Editors’ ASM Picks
Some of the Newsletter Editors have assembled a few of their top picks from the SSM Annual Scientific Meeting conference programme.
Will Ball is looking forward to ‘Understanding the Mental Health of Children Known to Social Services in Northern Ireland: An Administrative Data Linkage Study’ from McKenna et al (O09) on Wednesday, which promises an innovative use of administrative data sources and data linkage methods which have seen increased interest since the start of this year.
He’s also keen to hear about ‘Social prescribing and classed inequalities in health: exploring a complex relationship using ethnographic methods’ from Gibson et al (O83) on Friday. Sociological methodologies employed here to explore health inequalities and potentially controversial application of Social Prescribing should provide an excellent complement to other quantitative work at the ASM.
Max Barnish is interested to hear from Pell et al and their talk ‘Changes in household purchases of soft drinks up to one year after implementation of the UK Soft Drinks Industry Levy: a controlled interrupted time series analysis’ (O31) on Thursday, particularly as it promises to evaluate a real-life policy intervention and follows on from topics discussed at previous ASMs.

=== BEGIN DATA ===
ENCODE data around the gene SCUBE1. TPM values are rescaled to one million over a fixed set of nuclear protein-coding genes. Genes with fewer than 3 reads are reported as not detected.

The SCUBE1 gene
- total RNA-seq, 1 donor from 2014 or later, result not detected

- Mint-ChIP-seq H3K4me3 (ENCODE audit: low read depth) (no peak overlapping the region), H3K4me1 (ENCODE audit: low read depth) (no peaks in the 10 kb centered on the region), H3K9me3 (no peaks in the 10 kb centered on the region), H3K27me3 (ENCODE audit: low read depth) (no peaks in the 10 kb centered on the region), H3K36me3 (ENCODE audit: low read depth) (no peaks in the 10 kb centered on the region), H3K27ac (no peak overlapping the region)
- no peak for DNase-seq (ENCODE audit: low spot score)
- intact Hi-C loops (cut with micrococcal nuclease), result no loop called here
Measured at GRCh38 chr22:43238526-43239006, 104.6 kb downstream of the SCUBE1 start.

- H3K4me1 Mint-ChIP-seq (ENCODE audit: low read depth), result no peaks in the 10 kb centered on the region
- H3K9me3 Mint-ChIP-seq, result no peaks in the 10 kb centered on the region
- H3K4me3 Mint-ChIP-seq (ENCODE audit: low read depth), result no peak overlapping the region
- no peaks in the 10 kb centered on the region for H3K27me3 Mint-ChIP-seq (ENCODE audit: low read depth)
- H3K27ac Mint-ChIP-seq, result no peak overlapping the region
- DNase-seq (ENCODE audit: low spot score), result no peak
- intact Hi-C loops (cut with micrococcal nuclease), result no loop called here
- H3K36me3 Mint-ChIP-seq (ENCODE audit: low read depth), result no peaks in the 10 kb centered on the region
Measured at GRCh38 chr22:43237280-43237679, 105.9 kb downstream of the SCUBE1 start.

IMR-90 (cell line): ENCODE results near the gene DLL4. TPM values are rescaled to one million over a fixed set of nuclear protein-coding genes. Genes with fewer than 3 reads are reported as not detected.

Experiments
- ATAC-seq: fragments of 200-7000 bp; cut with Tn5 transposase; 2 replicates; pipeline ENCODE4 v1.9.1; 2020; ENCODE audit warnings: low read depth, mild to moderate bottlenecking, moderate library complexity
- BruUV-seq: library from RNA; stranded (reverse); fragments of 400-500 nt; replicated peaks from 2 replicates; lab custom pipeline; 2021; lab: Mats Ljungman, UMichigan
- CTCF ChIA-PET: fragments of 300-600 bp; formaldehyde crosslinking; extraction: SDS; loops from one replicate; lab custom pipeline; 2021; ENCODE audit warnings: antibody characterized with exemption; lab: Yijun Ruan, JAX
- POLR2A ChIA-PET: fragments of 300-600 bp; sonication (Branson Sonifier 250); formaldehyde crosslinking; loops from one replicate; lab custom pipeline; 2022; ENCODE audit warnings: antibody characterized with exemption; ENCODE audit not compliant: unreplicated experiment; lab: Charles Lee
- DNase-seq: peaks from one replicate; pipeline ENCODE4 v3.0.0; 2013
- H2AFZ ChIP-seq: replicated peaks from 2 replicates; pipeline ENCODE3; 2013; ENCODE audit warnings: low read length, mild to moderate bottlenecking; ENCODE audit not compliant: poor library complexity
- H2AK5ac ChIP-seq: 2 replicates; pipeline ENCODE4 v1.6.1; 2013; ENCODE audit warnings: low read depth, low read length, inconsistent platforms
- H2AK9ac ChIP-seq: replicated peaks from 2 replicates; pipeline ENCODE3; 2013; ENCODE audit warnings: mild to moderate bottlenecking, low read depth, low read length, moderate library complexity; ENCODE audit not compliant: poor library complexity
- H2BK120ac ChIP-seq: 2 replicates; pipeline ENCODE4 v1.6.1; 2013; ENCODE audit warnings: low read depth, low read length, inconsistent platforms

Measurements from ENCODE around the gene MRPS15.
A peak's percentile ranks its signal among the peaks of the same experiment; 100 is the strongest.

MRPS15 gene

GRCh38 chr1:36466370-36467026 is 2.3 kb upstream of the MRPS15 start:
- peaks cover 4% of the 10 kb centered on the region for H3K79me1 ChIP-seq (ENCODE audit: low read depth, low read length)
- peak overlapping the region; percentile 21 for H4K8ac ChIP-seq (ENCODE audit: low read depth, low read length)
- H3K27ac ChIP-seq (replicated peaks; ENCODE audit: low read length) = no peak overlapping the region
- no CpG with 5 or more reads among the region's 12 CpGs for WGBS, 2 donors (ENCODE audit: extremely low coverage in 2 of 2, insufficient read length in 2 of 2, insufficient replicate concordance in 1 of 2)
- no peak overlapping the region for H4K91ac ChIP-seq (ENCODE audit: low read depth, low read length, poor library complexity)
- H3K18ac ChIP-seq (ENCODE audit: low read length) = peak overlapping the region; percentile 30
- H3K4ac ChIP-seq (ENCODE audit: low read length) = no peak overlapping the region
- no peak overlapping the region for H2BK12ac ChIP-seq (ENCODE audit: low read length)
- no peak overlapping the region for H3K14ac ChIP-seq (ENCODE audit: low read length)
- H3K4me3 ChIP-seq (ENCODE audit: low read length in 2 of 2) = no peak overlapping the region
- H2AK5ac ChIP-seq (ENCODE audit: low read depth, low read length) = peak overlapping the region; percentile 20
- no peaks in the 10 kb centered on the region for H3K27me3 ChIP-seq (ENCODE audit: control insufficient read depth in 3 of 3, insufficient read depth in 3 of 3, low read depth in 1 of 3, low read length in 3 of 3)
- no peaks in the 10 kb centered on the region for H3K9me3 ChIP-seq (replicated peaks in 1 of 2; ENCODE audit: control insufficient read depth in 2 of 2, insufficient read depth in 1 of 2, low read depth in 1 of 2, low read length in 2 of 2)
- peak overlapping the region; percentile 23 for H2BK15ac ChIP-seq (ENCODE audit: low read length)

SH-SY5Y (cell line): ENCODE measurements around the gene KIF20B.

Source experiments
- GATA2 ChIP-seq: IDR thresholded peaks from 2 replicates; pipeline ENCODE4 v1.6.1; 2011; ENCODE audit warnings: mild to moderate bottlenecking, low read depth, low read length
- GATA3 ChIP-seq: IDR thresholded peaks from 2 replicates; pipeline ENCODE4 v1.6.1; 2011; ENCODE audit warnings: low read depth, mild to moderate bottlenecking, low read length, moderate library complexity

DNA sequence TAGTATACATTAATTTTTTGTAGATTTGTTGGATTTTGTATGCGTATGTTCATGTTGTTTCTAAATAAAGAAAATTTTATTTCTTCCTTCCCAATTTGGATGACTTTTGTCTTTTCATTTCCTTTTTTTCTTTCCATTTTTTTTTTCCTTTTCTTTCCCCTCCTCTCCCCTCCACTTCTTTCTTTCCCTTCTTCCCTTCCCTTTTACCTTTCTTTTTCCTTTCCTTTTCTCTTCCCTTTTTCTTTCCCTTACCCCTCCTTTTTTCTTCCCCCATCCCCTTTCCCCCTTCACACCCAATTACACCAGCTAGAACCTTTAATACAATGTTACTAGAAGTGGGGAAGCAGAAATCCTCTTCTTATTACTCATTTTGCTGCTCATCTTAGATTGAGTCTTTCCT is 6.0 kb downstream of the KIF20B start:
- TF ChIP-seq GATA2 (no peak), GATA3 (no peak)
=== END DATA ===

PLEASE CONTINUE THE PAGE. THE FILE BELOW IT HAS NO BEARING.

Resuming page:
He is looking forward to ‘We Can Quit2 – Preliminary results of a pilot cluster randomised controlled trial of a community-based intervention on smoking cessation for women living in disadvantaged areas of Ireland’ by Hayes et al (O13) on Wednesday, which he thinks has an interesting focus and picks up on the gendered needs of smoking cessation in a context of social deprivation.
Kate Mason has picked the Health Inequalities stream on Wednesday and is particularly looking forward to ‘Using cross-sectoral administrative data linkage to understand the health of people experiencing multiple exclusion’ by Tweed et al (O20). Given the tendency to focus on single dimensions of exclusion, marginalisation or disadvantage, Kate is keen to hear how Tweed and colleagues might have made use of administrative data linked across multiple sources to move towards a broader and more intersectional understanding of the health impacts of exclusion.
She is also interested in Baxter et al’s ‘Did England’s Teenage Pregnancy Strategy reduce pregnancy rates in England? Evaluating a policy using two natural experimental methods’ (O91) on Friday. Not only does the title leave Kate wanting to know the answer to the question, she is also looking forward to finding out which natural policy experiment approaches they’ve taken, and how the results compare.
The ASM Oral and Poster Programmes are available on the conference website.